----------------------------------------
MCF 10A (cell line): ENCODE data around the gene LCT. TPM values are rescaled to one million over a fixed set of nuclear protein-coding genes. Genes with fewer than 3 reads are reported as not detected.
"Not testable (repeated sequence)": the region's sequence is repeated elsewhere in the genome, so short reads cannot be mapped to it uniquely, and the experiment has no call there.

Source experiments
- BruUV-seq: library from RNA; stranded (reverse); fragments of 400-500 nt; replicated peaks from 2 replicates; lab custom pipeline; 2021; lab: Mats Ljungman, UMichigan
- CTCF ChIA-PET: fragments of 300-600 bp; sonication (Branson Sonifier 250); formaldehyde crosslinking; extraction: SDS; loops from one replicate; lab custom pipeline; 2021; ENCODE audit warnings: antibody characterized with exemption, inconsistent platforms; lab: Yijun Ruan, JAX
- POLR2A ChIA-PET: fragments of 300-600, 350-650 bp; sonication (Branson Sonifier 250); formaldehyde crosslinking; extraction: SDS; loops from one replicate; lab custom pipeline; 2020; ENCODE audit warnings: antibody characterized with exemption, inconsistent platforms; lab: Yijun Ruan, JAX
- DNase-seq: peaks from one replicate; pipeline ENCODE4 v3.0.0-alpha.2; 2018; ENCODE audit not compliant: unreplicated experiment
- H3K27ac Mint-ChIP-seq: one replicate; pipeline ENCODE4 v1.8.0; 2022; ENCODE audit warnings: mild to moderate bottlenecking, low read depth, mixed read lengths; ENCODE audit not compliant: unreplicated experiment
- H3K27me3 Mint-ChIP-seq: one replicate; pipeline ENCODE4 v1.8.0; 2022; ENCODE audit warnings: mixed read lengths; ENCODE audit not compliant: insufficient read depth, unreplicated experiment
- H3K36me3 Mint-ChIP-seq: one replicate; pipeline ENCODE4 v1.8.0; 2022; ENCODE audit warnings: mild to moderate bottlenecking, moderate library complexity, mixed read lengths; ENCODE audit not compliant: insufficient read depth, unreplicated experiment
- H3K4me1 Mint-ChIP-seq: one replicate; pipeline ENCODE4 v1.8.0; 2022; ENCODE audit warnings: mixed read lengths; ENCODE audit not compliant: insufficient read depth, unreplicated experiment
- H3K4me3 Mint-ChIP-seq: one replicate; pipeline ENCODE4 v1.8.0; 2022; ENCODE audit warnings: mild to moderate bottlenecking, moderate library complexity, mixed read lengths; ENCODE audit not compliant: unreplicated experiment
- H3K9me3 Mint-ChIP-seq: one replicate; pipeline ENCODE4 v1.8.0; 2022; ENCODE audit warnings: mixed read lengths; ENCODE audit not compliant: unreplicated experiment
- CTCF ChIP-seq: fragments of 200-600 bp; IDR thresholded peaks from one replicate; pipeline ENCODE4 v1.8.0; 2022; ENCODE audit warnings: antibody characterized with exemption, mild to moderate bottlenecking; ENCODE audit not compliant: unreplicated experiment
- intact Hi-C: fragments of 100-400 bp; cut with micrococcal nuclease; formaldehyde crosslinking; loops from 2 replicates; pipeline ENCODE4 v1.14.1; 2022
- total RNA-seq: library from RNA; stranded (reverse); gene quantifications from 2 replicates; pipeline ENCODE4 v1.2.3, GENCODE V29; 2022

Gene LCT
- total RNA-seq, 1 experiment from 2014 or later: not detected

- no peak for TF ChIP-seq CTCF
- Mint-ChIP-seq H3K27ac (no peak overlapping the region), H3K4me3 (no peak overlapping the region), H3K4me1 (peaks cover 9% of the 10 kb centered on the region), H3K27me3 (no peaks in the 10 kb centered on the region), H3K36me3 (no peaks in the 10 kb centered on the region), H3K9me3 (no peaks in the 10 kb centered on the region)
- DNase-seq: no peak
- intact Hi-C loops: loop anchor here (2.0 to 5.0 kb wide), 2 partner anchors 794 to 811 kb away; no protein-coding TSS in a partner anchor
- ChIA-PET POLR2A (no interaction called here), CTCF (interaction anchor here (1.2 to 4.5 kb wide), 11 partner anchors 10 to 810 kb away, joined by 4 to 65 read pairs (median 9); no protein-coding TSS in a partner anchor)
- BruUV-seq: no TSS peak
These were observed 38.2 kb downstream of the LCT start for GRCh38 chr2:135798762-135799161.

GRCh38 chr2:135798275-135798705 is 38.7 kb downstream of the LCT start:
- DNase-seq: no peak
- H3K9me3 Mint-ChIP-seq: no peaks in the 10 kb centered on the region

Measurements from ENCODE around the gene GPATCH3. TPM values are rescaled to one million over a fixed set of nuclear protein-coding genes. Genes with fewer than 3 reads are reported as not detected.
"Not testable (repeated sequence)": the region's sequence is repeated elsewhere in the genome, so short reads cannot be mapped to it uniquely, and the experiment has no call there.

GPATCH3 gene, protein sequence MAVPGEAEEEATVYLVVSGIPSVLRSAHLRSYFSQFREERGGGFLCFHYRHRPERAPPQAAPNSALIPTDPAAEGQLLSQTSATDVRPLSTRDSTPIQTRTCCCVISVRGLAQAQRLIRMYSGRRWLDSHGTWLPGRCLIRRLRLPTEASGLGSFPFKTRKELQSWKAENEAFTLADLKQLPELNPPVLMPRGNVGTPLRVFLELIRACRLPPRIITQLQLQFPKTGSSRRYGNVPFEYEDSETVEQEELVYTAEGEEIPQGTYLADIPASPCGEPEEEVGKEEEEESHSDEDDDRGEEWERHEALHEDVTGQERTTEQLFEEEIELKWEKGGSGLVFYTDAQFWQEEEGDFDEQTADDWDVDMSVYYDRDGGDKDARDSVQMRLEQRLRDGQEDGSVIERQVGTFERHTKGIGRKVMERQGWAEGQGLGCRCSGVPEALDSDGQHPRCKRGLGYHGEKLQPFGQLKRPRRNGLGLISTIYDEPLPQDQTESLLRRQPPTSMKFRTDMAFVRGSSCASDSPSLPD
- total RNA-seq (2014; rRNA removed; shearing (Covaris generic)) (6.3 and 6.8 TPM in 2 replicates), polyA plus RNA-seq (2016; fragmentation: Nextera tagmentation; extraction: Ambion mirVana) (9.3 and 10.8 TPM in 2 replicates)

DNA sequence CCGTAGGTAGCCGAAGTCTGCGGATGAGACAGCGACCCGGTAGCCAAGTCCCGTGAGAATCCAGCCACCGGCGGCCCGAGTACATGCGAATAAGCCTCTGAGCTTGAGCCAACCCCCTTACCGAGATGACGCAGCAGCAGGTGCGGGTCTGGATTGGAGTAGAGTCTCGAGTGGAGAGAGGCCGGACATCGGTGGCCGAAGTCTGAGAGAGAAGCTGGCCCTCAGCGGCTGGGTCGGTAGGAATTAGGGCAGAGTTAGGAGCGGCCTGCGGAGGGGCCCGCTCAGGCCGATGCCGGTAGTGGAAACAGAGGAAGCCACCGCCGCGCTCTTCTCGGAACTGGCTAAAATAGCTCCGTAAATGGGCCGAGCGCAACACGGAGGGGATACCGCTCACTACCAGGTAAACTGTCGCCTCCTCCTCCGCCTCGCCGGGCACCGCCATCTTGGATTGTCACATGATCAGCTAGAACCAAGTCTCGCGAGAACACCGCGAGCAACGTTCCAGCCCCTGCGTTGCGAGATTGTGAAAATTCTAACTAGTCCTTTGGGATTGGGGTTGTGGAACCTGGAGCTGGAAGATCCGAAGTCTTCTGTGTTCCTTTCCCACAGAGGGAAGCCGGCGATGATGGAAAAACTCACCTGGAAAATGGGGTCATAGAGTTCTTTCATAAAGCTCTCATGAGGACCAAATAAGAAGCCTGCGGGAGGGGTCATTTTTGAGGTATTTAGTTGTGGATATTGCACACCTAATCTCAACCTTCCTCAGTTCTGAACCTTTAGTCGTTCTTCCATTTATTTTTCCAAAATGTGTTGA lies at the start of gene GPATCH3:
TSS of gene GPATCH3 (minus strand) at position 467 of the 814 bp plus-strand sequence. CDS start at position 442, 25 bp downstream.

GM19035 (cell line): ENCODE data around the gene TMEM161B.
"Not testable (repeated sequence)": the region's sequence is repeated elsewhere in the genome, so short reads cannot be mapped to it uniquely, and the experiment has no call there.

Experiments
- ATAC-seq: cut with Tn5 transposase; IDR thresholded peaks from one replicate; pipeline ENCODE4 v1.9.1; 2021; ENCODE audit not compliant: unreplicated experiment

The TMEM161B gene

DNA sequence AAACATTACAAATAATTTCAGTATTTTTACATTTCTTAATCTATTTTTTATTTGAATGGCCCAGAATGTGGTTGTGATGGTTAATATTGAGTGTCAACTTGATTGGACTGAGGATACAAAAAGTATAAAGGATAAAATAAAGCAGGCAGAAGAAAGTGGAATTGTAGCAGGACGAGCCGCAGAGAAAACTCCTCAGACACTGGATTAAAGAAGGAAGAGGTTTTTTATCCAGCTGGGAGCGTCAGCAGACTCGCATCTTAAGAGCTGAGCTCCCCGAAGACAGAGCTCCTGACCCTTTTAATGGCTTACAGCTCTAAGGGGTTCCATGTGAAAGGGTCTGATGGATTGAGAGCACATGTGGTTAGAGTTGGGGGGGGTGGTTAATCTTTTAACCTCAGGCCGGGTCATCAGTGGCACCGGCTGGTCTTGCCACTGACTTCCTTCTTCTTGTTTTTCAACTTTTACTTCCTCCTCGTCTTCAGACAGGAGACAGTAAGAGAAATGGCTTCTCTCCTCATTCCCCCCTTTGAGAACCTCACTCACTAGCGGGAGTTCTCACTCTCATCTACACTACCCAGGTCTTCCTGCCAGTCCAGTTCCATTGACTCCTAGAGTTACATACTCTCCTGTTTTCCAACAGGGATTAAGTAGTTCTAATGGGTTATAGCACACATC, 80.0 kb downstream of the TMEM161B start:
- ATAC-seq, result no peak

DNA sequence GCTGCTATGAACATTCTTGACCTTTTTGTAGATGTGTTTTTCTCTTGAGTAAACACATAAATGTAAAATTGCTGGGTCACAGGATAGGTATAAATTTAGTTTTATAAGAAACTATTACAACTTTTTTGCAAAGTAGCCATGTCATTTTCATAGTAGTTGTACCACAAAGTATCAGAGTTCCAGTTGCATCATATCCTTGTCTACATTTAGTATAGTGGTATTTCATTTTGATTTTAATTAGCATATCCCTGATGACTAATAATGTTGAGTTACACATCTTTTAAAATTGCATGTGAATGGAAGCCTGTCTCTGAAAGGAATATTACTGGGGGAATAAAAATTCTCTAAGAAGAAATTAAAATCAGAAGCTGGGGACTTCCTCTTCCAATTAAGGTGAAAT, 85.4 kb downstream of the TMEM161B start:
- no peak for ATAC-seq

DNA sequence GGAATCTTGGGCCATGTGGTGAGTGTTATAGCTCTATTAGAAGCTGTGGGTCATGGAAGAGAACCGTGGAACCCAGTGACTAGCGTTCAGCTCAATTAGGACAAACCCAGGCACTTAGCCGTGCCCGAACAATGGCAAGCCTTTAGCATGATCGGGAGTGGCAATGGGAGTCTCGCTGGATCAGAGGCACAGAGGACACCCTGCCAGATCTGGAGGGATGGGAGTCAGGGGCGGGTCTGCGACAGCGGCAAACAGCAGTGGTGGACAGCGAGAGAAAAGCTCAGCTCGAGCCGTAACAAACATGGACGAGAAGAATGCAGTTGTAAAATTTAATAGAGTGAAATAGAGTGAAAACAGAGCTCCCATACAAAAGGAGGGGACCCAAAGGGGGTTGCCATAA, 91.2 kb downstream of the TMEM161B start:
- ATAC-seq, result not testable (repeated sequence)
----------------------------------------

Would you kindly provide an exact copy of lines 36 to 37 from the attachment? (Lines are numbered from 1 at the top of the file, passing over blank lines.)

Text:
"Not testable (repeated sequence)": the region's sequence is repeated elsewhere in the genome, so short reads cannot be mapped to it uniquely, and the experiment has no call there.

Experiments